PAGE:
During this National Volunteer Week it is important to notice those who are going above and beyond to help their community.
Once such person is Sarah Truitt, an Osceola resident who has taken up sewing masks.
Truitt started sewing masks long before there were any cases of COVID-19 in Iowa and has made more and more the closer the virus has gotten to home. She originally just made some for her family. When asked to wear a mask at a doctor’s appointment she realized that the need for masks was soon going to be prevelant.
“That’s when I realized I needed to keep the sewing machine out,” said Truitt.
As the virus got closer Truitt joined a Facebook group called Masks for the Frontlines Iowa who’s members are making thousands of masks for hospitals and other healthcare facilities. When Truitt first joined the sewing group she made masks for everyone she knew who was considered essential and didn’t have appropriate personal protective equipment.
“The masks I’m making have a wire nose-piece to create a good seal across the face as well as a .3 micron filter,” said Truitt. “I’ve modified the design about six times as I’ve heard back from people, for example that the elastic ear loops are incredibly uncomfortable, or found better patterns online.”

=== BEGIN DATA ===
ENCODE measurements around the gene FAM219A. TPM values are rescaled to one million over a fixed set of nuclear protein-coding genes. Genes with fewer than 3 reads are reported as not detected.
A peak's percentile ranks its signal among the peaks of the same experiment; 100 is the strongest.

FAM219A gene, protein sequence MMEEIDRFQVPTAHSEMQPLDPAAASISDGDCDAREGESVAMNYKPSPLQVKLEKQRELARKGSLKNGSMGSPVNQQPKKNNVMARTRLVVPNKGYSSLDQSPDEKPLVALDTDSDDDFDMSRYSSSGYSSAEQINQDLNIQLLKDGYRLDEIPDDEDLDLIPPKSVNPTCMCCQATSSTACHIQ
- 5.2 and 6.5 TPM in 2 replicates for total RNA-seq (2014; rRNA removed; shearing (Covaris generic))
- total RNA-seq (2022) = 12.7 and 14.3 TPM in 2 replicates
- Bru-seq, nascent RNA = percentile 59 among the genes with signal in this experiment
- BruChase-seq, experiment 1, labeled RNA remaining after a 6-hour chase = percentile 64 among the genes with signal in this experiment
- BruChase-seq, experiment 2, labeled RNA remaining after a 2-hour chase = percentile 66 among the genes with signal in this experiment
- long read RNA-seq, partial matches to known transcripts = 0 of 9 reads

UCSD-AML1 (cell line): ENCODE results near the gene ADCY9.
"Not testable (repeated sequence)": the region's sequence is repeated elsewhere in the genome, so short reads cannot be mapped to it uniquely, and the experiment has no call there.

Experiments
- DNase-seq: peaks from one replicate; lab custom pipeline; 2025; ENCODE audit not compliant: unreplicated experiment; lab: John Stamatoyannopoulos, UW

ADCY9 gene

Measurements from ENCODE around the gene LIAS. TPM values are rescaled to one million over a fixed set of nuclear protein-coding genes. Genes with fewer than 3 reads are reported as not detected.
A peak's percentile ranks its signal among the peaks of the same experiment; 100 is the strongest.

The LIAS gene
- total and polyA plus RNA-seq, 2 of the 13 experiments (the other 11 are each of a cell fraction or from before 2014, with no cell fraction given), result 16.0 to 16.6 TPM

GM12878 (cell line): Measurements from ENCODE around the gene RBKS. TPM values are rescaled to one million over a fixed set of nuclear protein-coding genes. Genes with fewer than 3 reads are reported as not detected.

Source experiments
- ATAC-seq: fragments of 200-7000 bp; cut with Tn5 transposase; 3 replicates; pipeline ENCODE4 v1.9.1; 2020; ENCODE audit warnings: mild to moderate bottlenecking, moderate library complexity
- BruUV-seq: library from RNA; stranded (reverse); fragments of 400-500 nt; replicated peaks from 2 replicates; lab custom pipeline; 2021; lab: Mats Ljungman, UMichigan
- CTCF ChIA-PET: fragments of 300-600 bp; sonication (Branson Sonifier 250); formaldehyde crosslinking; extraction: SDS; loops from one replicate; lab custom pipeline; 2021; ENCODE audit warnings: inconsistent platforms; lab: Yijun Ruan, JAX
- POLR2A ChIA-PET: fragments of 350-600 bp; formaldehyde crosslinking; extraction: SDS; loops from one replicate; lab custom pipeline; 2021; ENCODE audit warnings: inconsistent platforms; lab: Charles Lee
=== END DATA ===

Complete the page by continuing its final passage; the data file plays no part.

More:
Truitt continues to get orders from people requesting masks for their elderly parents, families and neighbors and pregnant women who have to wear masks to their OB appointments. Currently Truitt has sewn and sent out 300 masks and the requests keep coming in. People have helped support her sewing efforts by donating fabric, thread and filters.
“Now all I need is time,” said Truitt.
Truitt is not new to sewing. She grew up with her mother sewing and learned some basics from her. Where Truitt honed her skills was in high school in Joplin, MO where she took two semesters of sewing classes.
“We started with how to thread the machine and my final project was a pair of black dress pants with French seams,” said Truitt. “Thankfully I remember a lot of what was taught in that class.”
Prior to making masks Truitt made small things as gifts or for around the house such as baby blankets, curtains and a few pieces of clothing.
“There’s a certain feeling that comes from creating something with your hands that someone else can use as protection in a very uncertain time,” said Truitt. “I feel proud. I feel resourceful. But mostly I feel a sense of obligation to do what I can with the skills that I have, and I’m incredibly thankful to be able to do so.”